Then again, this latter concern is never raised in the corporate media. Instead, the mouthpieces and figureheads conflate Trump’s nebulous “nationalism” with white nationalism, which is an entirely separate ideology, and then, based on this purposeful redefinition, compare Trump to Hitler. Even if we assume that Trump shares Hitler’s bigotry, it has nothing to do with Trump’s use of the word nationalism. It’s very strange how the president’s fiercest critics cannot overcome their obsession with this term, even when stronger evidence of his bigotry can be found elsewhere. Maybe this is part of the political war on language, an attempt to restrict our linguistic understanding in order to hinder our intellectual creativity.

If you have the time and patience, then you ought to watch MSNBC’s presentation on the definition of nationalism. Although neither of the pundits in the video connects Trump with Hitler directly, the viewer is reminded of historical figures of evil who embraced the concept of nationalism. The only problem is, we still have no idea what Trump means when he calls himself a nationalist, and I’m beginning to suspect that Trump doesn’t know, either. None of this stops the commentators at MSNBC from presenting their arbitrary definitions of nationalism as the only legitimate meanings, and through this controlling frame of the material, the viewer has no choice but to submit to this untrustworthy intellectual authority. It’s skillful propaganda, one to which the American people are now hopelessly accustomed.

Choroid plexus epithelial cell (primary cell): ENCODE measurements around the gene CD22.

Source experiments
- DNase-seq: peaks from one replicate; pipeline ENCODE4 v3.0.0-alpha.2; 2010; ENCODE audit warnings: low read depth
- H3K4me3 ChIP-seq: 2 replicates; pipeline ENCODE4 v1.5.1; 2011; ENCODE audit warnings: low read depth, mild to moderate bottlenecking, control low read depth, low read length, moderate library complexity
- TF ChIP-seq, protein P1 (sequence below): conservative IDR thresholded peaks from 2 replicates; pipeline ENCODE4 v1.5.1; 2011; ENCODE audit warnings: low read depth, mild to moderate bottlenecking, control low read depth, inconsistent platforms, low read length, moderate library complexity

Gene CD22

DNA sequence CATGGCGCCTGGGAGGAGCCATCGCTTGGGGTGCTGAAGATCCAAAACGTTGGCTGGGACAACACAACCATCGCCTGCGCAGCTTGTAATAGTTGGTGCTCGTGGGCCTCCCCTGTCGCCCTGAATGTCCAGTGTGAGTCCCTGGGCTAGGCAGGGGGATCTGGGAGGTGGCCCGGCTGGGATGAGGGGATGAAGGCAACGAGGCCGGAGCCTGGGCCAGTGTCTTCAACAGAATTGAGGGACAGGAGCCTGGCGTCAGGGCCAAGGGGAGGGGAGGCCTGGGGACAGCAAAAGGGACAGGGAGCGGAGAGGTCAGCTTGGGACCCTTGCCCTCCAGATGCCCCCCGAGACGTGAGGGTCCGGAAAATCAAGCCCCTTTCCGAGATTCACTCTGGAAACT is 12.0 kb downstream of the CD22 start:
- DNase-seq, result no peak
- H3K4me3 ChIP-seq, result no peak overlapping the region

What is missing, then, is the material that MSNBC omits. This material is historical, political, and linguistic, and the only way we can discover it for ourselves is by diving into the literature of years gone by. Hitler observes that to learn history is “to seek and find the forces which are the causes leading to those effects which we subsequently perceive as historical events”. Our error, then, is to assume that MSNBC is the historical authority, the infallible chronicler of cause and effect. This mistake isn’t exclusive to the networker’s admirers, either: all too often in media criticism, we see MSNBC as a self-contained problem and neglect to consider the historical precedents of corporate agitprop. Obviously, we can’t provide a comprehensive account every time, but just as we have to remind our neoliberal neighbors that America’s problems didn’t start in 2016, sometimes we need our own reminders that the corporate media had tanked long before 2016, too.

Last summer, I decided to read as much political literature as I could, but I refused to read anything written in the last ten years. So many people who want to learn about the decline of the American Empire make the mistake of reading recent literature, literature that addresses this issue explicitly; while there may be some quality literature written in the last few years, I suspect that everyone has been struggling to make sense of all of this intellectual chaos, and I wonder if we might someday look back on the last few years, or even today, as an intellectual dark age. Pursuant to this concern, I believe it is best to read older political literature only, not just because it may be more trustworthy, but because it allows us to contextualize what is happening today by taking us out of it—and don’t we all deserve a break from the paranoia of the Trumpish Age?